January 18 roundup

  • Protection of ugly garage views? Garrison Keillor vs. neighbors in St. Paul, Minn. [NYTimes]
  • If you’re a lawyer who practices before the south Florida bench, it’s not a recommended career move to use a blog to call one of its judges an “evil, unfair witch” [WSJ Law Blog]
  • Nonprofit sleep-off center that takes in drunks sued after rescuing man who then succeeds in laying his hands on more liquor and drinking himself to death [Anchorage Daily News]
  • New Starbucks offering of “skinny” drinks “could easily be considered a form of size discrimination” and lead to litigation, complains ticked-off barista [StarbucksGossip]
  • Appearance of impartiality? West Virginia high court judge cavorted on Riviera with coal exec whose big case was pending before his court [Liptak/NYT] Update: Now recused, per WV Record.
  • Retired drug enforcement officers sue Universal Studios, saying they were defamed as a group by “American Gangster” [MSNBC]
  • Not much likelihood of confusion: shirtmaker Lacoste can’t keep two dentists in Cheltenham, England from using toothy crocodile as logo for their practice [Reuters]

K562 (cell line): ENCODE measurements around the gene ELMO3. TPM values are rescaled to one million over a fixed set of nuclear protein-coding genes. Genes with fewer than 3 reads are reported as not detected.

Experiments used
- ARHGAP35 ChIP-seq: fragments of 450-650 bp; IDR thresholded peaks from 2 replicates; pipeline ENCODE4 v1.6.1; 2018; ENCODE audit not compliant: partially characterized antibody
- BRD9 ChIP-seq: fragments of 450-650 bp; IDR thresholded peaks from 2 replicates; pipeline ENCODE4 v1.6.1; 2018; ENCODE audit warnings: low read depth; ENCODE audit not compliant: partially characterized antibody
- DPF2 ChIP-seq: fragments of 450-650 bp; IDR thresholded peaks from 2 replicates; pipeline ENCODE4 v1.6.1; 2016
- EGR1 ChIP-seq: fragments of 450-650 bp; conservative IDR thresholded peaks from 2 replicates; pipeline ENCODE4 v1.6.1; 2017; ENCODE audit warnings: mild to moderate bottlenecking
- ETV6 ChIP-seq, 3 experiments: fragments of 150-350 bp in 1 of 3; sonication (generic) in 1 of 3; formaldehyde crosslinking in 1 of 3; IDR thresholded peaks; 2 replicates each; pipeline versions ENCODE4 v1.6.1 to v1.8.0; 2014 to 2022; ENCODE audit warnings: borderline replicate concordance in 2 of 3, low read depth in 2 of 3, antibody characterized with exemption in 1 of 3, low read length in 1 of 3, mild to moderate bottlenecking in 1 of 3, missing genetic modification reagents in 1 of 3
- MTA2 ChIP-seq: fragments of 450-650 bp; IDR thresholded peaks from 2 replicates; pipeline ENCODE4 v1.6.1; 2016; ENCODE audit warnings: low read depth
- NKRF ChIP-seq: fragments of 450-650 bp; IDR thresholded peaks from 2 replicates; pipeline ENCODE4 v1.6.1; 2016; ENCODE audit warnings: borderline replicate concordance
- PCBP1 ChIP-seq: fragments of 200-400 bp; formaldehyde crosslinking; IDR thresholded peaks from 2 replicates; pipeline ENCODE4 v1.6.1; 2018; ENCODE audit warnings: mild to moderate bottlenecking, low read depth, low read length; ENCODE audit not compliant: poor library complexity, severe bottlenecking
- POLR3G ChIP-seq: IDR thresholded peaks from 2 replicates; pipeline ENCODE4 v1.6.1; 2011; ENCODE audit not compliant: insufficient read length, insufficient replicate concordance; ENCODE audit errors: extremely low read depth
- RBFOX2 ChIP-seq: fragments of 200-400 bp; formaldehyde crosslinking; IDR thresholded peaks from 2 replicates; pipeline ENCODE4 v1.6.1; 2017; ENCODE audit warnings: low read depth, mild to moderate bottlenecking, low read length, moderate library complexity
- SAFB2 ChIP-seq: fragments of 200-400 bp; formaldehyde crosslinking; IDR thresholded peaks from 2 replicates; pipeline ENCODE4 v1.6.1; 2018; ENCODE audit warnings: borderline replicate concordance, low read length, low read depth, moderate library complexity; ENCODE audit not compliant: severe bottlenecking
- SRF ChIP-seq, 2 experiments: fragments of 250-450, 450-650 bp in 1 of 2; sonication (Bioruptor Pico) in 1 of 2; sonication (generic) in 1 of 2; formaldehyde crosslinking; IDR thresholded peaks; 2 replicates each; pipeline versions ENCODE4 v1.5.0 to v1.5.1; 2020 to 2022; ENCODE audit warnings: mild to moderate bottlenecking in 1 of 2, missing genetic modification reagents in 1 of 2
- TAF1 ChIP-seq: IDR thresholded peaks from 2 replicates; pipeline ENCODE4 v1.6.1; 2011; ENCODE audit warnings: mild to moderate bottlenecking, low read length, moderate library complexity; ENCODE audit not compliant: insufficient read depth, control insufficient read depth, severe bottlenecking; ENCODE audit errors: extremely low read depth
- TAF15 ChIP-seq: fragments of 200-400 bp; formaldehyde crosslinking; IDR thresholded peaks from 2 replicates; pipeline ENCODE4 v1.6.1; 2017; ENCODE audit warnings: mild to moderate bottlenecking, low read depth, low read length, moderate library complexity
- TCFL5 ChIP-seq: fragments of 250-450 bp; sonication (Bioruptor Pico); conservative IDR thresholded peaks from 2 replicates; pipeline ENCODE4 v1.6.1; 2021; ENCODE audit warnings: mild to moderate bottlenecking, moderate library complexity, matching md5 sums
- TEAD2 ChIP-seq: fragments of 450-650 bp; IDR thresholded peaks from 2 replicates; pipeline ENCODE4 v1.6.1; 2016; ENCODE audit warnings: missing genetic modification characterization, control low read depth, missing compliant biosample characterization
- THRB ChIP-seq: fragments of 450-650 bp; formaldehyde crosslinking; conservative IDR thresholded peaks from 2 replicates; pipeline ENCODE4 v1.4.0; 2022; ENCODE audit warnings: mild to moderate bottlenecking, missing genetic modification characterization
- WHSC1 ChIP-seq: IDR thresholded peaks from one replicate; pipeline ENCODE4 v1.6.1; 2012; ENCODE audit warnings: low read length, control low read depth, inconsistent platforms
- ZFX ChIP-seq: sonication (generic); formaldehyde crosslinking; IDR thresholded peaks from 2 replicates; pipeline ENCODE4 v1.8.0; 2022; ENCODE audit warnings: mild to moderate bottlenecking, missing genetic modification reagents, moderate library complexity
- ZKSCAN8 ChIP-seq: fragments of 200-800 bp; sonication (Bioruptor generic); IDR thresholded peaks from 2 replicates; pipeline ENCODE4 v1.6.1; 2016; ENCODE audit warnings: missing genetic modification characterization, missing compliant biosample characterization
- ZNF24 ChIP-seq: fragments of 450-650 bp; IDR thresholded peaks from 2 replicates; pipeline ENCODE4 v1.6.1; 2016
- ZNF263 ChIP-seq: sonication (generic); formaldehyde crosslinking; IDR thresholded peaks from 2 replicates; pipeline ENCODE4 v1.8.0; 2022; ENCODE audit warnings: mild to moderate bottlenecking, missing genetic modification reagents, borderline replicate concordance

• People seized randomly off street for compulsory jury duty in St. Johnsbury, Vt. and Greeley, Colo. [AP/Findlaw via KipEsquire, Greeley Tribune]
  • Federal judge orders attorney Robert Arledge of Vicksburg, Miss. to pay $5.8 million in restitution after conviction for organizing bogus fen-phen claims [Clarion-Ledger; earlier]
  • Canada: abuser of crystal meth successfully sues her drug dealer [BBC]
  • Animal rights group tries to shut down “happy cows” ad campaign [three years ago on Overlawyered]


  • Why does there need to be “good judgment” in criticizing a judge? Judges are government officials, and can, and should, be criticized harshly. They are paid to get it right. When they don’t it is not unfair to point that out.

    There is a First Amendment in this country. You get to criticize government officials. And you get to do so in harsh terms.

  • Re: Garrison Keillor:

    The addition would nearly double the home’s square footage and, according to court papers, would “obstruct the access to light and air” that Mr. Keillor’s home enjoys and “impair or destroy protected historical resources.

    Most Minnesotans would agree that Garrison is himself a historical resource which needs protection. But not from the neighbor’s garage. Uff da.

  • Buried in all the comments following the WSJ Law Blog article about the wicked witch of Florida are several by none other than that OL favorite Jack Thompson. Three guesses (first two don’t count) which side Mr. Never-met-a-video-game-I-liked came down on.

  • […] Comments About Judge Are Protected Speech”, Daily Business Review, Jul. 16; earlier). To me, this seems rather to miss the point: sure, almost everyone but a member of the local bar […]